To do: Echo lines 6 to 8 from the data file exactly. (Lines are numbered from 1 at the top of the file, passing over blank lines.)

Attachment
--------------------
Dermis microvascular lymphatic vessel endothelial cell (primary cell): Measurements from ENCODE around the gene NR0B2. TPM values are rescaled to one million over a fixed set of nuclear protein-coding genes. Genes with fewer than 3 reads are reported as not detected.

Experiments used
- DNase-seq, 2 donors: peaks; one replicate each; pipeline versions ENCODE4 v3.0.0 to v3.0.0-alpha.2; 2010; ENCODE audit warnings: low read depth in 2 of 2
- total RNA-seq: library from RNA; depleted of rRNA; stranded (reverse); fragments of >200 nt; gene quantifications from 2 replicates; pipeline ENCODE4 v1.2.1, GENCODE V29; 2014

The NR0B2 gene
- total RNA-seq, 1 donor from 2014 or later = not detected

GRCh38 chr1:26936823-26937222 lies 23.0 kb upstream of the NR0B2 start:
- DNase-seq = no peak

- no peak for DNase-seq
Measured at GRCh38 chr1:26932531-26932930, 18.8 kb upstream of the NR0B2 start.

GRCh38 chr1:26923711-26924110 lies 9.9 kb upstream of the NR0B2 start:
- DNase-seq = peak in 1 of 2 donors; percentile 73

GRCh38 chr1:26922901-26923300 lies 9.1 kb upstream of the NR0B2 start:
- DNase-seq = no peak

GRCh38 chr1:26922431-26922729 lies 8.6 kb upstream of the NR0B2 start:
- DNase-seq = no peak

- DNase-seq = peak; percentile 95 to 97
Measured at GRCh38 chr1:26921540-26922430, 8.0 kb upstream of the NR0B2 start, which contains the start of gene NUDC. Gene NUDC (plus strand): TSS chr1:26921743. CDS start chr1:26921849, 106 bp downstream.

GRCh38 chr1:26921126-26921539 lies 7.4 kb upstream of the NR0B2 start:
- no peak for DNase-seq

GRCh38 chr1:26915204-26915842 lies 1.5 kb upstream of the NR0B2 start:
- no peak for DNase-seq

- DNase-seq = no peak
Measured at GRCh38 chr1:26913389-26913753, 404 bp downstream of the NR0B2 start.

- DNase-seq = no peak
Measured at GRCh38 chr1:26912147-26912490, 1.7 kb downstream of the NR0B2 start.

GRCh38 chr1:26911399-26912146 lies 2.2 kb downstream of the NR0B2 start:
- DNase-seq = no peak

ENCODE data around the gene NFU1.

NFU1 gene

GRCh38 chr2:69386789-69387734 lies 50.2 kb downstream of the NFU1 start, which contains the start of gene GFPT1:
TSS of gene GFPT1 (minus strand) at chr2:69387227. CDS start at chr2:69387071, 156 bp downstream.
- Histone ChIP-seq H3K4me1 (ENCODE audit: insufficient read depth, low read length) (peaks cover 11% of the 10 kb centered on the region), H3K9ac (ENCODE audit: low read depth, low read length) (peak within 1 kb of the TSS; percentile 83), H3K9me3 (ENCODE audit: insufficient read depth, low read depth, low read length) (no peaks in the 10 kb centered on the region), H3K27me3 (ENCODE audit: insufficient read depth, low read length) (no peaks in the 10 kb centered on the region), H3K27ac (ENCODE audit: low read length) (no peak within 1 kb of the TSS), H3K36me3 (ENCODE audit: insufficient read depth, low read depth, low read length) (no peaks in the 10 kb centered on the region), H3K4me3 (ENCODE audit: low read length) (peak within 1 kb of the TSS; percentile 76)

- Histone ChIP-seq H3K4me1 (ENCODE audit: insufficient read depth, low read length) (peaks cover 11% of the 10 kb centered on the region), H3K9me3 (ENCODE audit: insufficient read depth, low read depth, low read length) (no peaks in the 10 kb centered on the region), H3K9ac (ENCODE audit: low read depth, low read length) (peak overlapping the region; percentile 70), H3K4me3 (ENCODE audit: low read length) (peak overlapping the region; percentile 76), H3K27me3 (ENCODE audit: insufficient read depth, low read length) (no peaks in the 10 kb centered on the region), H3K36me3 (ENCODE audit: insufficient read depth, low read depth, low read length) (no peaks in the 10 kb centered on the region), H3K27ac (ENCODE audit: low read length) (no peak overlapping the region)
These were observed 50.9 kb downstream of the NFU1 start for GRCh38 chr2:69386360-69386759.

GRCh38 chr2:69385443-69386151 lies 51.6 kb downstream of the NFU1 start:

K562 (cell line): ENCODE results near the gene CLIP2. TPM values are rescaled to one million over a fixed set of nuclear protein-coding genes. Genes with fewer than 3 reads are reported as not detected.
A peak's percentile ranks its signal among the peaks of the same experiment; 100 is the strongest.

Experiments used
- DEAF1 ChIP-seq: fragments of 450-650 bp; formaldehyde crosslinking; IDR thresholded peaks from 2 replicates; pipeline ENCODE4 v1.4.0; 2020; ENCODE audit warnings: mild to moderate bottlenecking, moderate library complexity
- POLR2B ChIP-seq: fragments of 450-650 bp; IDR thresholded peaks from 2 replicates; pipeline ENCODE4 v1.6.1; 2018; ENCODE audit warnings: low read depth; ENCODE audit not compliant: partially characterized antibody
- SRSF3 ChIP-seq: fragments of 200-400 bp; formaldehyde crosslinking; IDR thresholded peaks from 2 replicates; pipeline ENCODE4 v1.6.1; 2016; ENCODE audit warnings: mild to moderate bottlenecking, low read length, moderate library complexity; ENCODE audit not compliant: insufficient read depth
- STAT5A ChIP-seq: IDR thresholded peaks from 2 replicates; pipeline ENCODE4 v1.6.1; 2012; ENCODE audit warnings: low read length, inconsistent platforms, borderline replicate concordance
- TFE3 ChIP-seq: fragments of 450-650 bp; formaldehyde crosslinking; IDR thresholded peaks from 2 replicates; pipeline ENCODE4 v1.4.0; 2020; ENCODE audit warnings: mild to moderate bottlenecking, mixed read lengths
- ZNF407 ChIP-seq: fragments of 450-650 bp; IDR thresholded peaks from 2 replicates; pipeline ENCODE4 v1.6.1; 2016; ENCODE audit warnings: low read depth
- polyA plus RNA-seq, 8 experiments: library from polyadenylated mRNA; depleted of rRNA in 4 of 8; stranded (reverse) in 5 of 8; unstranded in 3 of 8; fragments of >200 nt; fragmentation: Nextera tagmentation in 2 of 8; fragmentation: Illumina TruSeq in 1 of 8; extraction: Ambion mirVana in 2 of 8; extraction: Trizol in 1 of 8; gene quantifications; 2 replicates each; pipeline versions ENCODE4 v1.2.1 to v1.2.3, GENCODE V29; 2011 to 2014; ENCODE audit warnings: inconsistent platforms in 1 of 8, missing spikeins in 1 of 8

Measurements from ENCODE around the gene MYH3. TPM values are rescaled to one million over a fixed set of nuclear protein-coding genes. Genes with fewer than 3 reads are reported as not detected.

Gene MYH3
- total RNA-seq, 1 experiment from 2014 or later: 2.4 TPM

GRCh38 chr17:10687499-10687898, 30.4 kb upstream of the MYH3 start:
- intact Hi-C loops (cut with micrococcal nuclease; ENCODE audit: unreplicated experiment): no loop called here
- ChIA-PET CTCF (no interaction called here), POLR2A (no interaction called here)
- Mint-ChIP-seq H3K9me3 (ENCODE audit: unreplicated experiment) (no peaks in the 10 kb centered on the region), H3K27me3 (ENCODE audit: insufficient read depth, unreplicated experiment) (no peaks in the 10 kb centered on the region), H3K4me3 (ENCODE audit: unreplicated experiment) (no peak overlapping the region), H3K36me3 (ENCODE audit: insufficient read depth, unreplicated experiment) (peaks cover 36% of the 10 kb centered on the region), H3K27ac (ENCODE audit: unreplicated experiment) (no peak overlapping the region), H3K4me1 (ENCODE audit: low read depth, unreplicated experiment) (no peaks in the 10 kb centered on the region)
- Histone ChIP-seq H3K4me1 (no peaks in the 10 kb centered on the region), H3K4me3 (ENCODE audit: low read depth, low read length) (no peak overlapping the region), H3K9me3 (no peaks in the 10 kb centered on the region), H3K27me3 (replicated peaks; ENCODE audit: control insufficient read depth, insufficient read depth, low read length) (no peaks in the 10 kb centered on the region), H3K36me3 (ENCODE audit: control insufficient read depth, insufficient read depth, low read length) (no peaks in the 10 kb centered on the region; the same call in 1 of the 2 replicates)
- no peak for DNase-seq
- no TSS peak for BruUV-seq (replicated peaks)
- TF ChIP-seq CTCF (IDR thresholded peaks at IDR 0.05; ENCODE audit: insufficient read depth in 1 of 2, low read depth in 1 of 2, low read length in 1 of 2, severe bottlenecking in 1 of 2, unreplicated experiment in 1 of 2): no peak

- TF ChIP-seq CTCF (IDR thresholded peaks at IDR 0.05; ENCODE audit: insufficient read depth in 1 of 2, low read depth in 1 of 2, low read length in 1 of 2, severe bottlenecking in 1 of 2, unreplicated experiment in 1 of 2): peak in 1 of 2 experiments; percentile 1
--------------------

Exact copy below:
- total RNA-seq, 1 donor from 2014 or later = not detected

GRCh38 chr1:26936823-26937222 lies 23.0 kb upstream of the NR0B2 start:
- DNase-seq = no peak